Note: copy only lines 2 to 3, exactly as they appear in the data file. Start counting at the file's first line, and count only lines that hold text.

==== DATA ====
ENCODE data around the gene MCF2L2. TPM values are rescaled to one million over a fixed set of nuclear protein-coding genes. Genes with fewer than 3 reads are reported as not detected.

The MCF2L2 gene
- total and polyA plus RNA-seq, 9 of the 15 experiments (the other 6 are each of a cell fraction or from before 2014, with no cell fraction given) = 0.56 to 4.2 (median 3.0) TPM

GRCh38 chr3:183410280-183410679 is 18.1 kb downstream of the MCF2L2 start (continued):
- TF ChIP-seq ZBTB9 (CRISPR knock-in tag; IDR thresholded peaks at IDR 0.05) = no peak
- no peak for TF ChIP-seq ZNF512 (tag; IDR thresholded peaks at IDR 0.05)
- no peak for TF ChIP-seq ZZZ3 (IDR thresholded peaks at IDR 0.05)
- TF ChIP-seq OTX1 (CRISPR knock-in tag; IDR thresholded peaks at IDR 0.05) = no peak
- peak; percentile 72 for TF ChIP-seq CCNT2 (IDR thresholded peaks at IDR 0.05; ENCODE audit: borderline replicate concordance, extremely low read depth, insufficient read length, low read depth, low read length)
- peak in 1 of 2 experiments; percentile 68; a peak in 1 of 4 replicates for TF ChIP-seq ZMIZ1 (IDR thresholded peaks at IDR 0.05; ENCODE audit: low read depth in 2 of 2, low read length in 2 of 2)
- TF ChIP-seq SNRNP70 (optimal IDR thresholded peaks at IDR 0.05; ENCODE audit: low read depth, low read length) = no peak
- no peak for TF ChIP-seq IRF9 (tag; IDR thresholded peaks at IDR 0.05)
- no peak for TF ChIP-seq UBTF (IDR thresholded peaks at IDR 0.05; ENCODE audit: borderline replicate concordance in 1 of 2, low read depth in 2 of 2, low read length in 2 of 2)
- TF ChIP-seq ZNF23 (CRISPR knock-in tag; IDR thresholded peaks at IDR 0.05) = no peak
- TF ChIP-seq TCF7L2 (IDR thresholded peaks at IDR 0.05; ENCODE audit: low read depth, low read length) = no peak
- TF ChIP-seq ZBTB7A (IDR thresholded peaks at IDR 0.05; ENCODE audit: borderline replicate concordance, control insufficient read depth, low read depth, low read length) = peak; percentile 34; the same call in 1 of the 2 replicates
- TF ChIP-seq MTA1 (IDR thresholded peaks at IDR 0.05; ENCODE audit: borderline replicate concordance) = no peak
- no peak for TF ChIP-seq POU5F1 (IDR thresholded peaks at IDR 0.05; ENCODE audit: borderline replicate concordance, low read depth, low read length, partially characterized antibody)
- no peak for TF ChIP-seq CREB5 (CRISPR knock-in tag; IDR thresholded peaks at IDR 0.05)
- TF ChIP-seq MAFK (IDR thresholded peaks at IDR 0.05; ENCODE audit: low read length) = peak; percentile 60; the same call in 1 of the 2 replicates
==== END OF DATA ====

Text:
The MCF2L2 gene
- total and polyA plus RNA-seq, 9 of the 15 experiments (the other 6 are each of a cell fraction or from before 2014, with no cell fraction given) = 0.56 to 4.2 (median 3.0) TPM